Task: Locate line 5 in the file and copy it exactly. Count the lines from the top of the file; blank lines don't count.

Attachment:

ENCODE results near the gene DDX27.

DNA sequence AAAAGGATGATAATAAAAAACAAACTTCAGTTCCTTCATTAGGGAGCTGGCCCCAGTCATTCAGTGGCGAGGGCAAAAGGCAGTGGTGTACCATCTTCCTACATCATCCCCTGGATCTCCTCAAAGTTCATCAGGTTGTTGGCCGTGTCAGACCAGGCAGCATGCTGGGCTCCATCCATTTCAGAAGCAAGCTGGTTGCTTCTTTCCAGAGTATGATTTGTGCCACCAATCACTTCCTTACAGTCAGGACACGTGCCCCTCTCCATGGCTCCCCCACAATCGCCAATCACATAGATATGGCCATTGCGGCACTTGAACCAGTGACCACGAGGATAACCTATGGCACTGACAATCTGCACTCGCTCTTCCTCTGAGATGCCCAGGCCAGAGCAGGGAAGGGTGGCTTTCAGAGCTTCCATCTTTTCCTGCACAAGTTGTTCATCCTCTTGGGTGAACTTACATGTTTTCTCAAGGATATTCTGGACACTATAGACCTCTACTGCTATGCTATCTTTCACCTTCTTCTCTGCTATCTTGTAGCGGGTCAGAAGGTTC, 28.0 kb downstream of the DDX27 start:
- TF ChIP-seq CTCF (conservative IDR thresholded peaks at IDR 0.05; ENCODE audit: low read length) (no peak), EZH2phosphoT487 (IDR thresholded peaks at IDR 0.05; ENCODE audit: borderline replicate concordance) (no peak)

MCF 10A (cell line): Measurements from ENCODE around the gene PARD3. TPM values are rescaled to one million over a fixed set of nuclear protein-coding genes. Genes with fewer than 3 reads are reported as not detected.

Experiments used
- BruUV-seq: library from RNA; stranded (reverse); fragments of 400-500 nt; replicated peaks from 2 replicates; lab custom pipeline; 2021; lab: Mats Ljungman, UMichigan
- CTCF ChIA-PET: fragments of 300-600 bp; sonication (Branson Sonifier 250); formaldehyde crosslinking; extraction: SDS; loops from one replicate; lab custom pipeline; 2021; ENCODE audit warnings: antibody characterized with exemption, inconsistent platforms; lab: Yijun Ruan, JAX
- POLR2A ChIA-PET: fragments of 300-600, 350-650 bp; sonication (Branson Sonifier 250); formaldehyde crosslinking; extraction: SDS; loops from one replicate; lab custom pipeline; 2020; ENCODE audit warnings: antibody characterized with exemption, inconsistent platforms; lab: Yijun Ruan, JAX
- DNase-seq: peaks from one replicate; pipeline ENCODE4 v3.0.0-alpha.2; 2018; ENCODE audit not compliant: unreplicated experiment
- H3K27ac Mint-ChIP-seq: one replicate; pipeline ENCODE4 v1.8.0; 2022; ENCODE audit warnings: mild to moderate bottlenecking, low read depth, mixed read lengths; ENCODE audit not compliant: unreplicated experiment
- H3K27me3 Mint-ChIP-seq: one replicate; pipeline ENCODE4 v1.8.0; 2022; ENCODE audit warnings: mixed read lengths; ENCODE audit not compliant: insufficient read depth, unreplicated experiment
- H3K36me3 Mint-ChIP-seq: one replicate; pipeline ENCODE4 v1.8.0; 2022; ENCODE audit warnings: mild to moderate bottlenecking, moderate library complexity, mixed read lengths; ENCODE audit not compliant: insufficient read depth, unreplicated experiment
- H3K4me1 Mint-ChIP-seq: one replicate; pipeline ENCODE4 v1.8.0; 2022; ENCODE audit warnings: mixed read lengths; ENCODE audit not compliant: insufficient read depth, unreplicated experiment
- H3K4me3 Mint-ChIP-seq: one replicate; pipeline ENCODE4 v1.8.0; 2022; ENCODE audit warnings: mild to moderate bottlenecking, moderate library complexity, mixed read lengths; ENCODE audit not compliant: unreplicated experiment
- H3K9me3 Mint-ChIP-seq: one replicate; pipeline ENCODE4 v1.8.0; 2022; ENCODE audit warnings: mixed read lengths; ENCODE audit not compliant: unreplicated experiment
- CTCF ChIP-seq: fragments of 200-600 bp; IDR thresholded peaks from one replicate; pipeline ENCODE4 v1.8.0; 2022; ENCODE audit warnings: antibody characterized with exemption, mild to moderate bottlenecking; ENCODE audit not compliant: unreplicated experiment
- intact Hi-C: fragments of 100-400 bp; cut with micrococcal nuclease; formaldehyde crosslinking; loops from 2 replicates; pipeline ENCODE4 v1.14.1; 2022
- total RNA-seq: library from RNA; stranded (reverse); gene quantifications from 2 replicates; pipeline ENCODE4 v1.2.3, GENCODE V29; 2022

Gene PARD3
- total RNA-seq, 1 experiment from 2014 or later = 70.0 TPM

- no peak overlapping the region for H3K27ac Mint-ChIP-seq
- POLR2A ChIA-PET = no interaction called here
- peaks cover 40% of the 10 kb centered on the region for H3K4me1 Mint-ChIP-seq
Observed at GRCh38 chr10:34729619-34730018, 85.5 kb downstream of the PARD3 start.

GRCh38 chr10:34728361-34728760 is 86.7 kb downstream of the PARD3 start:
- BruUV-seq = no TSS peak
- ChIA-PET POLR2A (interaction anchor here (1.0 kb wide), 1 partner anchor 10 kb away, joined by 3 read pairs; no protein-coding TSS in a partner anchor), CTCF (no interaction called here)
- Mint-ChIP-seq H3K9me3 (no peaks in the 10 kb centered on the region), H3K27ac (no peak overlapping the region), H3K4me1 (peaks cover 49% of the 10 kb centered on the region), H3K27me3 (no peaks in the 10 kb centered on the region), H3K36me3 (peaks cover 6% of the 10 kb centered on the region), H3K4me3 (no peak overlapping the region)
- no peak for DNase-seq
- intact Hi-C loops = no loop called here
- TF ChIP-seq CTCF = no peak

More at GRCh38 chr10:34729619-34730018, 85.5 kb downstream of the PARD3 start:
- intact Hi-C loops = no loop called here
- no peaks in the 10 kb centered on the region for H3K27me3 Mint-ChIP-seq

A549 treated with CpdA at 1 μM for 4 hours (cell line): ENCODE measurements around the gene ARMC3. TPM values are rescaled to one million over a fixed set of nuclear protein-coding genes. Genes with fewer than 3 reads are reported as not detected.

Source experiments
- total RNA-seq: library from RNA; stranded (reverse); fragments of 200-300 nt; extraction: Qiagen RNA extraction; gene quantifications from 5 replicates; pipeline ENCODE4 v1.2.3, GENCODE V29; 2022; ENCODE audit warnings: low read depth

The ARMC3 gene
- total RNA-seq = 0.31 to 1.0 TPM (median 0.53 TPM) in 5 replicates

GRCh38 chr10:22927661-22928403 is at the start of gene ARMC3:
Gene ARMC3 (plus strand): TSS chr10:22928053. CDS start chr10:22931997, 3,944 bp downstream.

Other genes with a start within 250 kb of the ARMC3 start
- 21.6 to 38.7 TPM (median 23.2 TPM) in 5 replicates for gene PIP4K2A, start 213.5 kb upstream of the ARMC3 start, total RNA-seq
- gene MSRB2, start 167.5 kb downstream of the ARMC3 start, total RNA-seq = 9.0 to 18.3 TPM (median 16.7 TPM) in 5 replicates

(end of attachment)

Experiments used